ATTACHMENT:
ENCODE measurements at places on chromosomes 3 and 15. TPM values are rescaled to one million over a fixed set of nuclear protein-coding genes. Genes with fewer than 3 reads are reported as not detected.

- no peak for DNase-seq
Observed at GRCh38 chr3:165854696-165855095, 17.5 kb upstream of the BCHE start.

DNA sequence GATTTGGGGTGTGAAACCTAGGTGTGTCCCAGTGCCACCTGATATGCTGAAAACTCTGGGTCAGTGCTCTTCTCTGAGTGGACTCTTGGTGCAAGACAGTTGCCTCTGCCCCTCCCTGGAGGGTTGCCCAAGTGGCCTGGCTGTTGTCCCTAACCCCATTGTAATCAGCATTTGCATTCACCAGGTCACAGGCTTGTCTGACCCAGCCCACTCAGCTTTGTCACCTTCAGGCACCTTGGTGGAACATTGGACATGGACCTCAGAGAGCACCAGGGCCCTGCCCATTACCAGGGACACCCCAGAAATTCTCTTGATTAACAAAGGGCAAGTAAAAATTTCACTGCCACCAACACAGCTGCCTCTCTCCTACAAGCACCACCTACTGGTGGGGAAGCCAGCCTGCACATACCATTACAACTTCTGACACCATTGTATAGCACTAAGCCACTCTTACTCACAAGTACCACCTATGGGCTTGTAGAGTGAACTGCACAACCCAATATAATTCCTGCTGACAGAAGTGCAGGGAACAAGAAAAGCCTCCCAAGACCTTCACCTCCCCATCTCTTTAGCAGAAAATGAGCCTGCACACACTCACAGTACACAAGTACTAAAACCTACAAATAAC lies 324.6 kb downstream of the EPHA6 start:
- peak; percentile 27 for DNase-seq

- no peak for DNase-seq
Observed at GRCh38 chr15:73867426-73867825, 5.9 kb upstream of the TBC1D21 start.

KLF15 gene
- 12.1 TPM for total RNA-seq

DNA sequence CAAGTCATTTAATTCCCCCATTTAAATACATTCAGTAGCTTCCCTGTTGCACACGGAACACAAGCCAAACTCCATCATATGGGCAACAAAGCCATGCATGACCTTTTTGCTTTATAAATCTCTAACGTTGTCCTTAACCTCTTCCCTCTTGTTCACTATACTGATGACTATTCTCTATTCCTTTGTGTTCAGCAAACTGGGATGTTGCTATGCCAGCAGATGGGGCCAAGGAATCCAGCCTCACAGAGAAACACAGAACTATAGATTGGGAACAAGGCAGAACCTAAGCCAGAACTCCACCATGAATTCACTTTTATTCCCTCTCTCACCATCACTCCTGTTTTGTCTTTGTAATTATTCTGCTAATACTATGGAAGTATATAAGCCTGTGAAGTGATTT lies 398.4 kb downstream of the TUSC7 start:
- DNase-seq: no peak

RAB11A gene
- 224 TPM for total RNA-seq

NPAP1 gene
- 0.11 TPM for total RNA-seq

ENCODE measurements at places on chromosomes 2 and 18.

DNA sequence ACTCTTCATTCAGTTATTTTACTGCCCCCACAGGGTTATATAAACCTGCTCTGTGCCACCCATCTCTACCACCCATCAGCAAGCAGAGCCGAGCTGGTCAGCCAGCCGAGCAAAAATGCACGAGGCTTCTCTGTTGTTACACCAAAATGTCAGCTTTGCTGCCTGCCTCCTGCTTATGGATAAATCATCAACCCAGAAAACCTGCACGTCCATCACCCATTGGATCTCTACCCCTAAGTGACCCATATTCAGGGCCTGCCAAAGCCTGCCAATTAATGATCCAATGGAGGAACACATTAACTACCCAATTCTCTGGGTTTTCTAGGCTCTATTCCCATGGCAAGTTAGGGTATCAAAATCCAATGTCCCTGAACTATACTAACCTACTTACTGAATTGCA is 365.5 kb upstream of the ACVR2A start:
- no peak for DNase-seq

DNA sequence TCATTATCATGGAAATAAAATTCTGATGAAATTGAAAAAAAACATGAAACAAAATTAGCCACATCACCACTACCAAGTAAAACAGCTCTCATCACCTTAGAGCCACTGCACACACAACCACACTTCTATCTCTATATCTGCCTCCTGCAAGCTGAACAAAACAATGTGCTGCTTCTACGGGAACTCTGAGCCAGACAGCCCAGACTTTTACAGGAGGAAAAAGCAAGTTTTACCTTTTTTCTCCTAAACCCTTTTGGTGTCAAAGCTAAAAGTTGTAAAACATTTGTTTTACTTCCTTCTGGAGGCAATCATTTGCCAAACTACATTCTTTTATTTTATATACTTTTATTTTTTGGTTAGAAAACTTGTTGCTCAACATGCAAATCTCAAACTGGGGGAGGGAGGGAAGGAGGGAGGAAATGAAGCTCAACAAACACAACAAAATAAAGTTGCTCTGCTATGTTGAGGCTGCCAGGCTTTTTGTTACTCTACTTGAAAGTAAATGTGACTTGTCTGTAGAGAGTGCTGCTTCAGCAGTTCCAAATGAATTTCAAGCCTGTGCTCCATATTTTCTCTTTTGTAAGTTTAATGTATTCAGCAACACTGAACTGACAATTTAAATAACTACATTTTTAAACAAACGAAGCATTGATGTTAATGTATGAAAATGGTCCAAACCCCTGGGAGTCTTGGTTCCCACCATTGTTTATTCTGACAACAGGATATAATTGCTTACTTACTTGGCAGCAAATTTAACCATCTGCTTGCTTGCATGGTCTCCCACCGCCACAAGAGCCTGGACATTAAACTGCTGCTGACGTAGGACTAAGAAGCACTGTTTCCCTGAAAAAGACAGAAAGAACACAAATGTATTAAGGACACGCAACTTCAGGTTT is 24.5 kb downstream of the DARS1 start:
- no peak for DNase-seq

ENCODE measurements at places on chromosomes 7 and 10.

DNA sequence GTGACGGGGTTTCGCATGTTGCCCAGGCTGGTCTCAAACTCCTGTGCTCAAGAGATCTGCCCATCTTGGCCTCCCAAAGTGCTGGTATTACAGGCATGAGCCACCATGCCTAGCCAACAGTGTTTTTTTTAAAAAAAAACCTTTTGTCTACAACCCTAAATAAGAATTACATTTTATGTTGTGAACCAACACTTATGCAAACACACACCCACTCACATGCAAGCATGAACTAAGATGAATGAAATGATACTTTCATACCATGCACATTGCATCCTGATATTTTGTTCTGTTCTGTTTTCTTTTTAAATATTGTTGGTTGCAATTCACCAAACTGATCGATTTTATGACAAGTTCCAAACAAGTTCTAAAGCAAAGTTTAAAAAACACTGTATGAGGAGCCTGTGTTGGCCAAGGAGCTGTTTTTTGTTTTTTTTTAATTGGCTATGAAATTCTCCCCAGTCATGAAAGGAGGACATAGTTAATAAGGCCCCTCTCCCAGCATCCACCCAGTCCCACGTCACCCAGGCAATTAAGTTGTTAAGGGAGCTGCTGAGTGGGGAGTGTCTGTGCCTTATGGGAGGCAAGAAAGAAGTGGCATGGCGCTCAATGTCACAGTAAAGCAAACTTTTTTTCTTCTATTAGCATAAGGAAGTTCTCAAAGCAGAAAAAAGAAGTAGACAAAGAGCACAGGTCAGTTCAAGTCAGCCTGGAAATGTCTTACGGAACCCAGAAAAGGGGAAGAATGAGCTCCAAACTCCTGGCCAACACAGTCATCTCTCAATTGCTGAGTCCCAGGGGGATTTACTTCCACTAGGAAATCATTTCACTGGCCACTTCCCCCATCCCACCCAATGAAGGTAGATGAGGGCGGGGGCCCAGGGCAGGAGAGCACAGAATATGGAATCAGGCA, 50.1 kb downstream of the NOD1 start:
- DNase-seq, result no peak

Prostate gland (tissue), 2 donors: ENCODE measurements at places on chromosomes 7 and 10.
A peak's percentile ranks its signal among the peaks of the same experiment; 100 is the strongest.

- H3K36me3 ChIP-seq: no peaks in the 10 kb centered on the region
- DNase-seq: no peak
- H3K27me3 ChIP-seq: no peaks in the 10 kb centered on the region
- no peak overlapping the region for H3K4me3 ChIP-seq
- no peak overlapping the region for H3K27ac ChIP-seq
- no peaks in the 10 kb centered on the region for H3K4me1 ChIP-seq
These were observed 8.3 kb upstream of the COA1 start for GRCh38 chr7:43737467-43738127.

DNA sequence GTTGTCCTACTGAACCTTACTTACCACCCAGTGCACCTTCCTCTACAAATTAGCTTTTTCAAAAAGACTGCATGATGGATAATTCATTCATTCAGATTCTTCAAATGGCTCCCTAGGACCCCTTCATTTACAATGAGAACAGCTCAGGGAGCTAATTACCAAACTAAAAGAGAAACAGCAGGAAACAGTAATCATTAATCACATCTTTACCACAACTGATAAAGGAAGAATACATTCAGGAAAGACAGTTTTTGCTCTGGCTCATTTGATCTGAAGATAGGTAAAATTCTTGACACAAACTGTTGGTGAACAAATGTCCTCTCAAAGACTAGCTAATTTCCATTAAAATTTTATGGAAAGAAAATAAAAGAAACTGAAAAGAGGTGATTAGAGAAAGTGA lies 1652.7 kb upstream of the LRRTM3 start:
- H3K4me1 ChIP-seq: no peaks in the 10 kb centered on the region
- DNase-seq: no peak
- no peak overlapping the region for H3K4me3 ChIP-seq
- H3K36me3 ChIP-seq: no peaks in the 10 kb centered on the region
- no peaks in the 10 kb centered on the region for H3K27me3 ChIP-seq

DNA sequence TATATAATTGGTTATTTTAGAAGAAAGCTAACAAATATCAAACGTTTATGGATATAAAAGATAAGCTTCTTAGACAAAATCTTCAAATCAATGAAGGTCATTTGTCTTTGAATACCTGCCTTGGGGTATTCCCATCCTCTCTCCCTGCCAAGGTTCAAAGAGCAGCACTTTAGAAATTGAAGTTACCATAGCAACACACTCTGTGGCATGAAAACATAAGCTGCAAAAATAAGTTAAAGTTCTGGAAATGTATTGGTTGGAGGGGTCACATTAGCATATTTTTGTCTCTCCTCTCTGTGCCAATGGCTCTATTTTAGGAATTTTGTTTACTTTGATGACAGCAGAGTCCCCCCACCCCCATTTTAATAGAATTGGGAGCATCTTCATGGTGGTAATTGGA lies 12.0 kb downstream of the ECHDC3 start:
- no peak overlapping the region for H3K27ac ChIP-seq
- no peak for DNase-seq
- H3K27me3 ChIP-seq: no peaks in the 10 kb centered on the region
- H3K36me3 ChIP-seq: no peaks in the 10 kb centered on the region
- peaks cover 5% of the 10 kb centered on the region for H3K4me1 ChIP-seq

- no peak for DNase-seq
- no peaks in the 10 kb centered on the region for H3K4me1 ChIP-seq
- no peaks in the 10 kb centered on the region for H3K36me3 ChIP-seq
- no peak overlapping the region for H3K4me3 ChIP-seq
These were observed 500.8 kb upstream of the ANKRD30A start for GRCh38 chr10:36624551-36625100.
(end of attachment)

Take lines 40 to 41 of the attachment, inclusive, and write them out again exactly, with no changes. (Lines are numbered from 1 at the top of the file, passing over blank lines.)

- no peak overlapping the region for H3K27ac ChIP-seq
- no peak for DNase-seq